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Bean leaves may hold answer to killing bloodsucking bedbugs

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Tiny hairs on bean leaves act as microscopic spikes, which impale the loathed pest. Can scientists recreate the tiny barbs with synthetic materials?


Researchers are spending big dollars on finding ways to eradicate the blood-sucking, sleep-stealing bedbug, but nature may have found the key to driving away the pest long ago. The New York Times published a story today about how tiny hooked hairs that grow on the surface of bean leaves impale the legs of the dreaded pest and trap them. A group of American scientists are trying to create a bedbug defense based on the bean leaf.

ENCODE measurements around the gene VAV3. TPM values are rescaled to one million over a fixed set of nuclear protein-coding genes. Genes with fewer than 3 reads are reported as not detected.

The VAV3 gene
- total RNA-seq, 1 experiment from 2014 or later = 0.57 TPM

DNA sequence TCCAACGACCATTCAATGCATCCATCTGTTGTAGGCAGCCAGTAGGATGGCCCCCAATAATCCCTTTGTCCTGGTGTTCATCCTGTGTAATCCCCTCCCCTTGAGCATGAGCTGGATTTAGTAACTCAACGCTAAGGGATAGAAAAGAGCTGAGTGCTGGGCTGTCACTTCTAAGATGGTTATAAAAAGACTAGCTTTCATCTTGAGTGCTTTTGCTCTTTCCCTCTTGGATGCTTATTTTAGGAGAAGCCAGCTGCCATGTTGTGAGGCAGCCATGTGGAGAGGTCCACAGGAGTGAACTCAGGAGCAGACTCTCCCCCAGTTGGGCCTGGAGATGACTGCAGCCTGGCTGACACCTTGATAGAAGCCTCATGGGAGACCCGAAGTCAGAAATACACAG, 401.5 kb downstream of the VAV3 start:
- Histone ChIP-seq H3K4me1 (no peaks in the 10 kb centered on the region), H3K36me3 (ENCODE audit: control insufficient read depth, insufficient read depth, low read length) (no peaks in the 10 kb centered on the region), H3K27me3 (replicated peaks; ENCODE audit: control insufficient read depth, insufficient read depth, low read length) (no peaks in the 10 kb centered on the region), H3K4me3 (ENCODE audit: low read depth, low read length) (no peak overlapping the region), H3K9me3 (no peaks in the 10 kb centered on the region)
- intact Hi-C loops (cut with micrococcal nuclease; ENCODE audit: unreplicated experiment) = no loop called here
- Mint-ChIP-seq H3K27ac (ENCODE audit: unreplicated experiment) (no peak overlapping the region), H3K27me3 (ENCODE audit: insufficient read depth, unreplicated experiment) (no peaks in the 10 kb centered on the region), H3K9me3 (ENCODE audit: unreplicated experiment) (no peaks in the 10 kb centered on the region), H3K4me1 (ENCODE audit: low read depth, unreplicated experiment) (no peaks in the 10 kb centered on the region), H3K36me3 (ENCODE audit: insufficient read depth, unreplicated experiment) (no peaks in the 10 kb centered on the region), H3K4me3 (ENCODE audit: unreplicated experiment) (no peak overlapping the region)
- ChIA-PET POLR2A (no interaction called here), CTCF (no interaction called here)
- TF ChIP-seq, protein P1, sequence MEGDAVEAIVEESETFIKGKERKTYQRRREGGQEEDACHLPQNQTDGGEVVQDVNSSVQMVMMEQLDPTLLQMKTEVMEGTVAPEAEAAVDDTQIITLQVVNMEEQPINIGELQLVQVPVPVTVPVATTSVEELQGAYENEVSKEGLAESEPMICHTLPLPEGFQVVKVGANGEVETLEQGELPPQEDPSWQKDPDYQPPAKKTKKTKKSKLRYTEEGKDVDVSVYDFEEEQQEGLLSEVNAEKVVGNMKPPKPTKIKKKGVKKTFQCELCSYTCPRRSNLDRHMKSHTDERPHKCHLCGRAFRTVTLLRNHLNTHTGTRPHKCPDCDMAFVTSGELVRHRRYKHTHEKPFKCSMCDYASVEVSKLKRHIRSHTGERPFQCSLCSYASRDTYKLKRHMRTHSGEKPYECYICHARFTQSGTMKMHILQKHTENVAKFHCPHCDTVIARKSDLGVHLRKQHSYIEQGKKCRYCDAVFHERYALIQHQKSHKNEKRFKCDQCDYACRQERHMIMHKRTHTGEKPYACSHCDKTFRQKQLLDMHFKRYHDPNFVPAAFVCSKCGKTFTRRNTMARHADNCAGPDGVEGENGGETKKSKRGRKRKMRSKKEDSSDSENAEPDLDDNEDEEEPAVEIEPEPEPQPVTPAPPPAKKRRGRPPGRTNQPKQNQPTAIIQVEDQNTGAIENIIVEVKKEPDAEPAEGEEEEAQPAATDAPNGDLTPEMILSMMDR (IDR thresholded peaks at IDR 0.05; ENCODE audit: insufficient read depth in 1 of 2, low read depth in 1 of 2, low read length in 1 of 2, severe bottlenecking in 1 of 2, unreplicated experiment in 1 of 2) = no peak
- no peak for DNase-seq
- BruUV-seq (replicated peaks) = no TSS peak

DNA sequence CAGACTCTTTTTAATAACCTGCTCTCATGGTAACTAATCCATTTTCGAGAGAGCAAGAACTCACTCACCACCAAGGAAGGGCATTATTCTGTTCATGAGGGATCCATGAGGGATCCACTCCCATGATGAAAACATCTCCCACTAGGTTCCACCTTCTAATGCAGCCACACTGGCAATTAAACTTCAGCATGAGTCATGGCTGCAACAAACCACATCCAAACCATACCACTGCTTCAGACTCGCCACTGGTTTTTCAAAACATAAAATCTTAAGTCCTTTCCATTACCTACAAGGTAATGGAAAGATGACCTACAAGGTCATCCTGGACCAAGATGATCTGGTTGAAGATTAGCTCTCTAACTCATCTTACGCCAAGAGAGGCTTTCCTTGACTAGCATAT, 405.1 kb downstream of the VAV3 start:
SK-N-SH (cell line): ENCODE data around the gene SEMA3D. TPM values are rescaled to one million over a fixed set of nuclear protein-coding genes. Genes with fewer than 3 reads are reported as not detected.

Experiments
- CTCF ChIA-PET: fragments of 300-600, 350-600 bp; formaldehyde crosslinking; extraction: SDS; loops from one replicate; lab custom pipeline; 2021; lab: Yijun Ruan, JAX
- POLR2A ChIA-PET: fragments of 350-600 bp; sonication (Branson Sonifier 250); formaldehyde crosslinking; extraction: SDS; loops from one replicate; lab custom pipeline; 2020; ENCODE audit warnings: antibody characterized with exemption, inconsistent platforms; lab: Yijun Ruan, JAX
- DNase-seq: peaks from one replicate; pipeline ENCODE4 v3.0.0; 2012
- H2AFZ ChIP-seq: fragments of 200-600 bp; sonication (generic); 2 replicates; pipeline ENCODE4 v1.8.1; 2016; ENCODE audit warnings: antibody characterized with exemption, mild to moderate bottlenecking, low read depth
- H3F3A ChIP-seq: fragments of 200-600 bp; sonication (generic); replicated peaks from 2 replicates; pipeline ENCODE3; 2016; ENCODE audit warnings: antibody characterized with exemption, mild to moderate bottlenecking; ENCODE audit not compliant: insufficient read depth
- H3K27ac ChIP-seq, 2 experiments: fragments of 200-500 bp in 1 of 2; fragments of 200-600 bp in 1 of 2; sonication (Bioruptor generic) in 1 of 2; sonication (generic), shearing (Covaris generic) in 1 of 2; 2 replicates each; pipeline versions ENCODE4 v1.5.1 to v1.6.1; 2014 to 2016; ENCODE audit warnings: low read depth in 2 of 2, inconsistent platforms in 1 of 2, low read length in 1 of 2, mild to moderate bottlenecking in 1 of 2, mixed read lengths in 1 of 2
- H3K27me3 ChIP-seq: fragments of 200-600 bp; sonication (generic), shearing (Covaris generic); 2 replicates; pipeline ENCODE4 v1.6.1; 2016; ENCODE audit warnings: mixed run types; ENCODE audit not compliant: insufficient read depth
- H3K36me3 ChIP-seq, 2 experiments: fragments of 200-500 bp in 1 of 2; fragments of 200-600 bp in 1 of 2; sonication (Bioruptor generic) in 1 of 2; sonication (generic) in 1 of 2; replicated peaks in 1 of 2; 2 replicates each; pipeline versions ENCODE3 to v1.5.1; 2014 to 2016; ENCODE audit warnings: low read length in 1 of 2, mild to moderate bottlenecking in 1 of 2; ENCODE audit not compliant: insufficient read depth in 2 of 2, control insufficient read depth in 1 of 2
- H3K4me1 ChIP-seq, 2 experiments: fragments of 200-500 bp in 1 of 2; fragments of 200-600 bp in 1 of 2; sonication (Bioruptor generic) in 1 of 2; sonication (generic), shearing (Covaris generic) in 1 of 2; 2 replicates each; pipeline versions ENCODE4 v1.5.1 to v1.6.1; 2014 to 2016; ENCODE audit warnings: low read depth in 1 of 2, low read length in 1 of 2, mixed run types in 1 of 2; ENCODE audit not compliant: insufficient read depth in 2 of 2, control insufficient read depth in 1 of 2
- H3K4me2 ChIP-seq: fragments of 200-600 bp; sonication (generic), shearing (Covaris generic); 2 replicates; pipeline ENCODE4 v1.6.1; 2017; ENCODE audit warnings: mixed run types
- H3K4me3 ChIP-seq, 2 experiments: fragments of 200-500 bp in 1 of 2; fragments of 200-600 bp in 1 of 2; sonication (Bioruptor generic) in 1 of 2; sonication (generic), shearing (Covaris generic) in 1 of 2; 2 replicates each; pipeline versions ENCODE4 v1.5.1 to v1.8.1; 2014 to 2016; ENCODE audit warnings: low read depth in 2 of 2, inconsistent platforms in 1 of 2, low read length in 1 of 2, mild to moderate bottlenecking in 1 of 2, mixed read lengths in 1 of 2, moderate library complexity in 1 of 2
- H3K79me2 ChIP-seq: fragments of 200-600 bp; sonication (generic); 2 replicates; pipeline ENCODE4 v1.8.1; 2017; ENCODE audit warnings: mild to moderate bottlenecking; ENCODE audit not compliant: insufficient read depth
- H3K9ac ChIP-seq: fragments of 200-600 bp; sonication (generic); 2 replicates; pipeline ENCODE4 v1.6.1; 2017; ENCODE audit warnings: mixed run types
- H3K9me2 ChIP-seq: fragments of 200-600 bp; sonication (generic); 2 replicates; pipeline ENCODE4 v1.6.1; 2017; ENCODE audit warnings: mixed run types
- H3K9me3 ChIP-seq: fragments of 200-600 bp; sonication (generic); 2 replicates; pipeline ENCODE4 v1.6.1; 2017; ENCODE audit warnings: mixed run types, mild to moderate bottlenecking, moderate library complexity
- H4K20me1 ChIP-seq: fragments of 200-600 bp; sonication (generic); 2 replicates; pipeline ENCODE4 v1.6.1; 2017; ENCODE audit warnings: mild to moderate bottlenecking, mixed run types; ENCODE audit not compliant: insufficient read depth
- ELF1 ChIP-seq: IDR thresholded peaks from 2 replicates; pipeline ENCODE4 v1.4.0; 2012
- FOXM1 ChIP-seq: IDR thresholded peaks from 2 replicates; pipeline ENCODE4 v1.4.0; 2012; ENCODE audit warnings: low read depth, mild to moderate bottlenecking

The group's findings were published today in the Journal of the Royal Society Interface. Bedbugs are the scourge of populations around the globe and the creatures have in recent decades become much more immune to poisons. Researchers want to find a safe, environmental friendly way to kill them. Apparently, Eastern European housewives got wise to the pest-control capabilities of the bean leaf decades ago and it was noted by a German entomologist in 1927, The Times reported.

Eastern European housewives got wise to the bean leaf decades ago

The idea sounded far fetched to some researchers. “You can think of lots of reasons why it wouldn’t work," said Catherine Loudon, one of the authors of the report, who is a biologist and expert on bedbug locomotion at the University of California, Irvine. "That’s why it’s so amazing.”

The plant could prove to be the blueprint for a new bedbug defense. The scientists are trying to create barbs out of synthetic materials with similar physical properties to the bean-leaf hairs, but so far results have been mixed. The group, however, told The Times that they believe they know what it needs to be done and have a patent pending.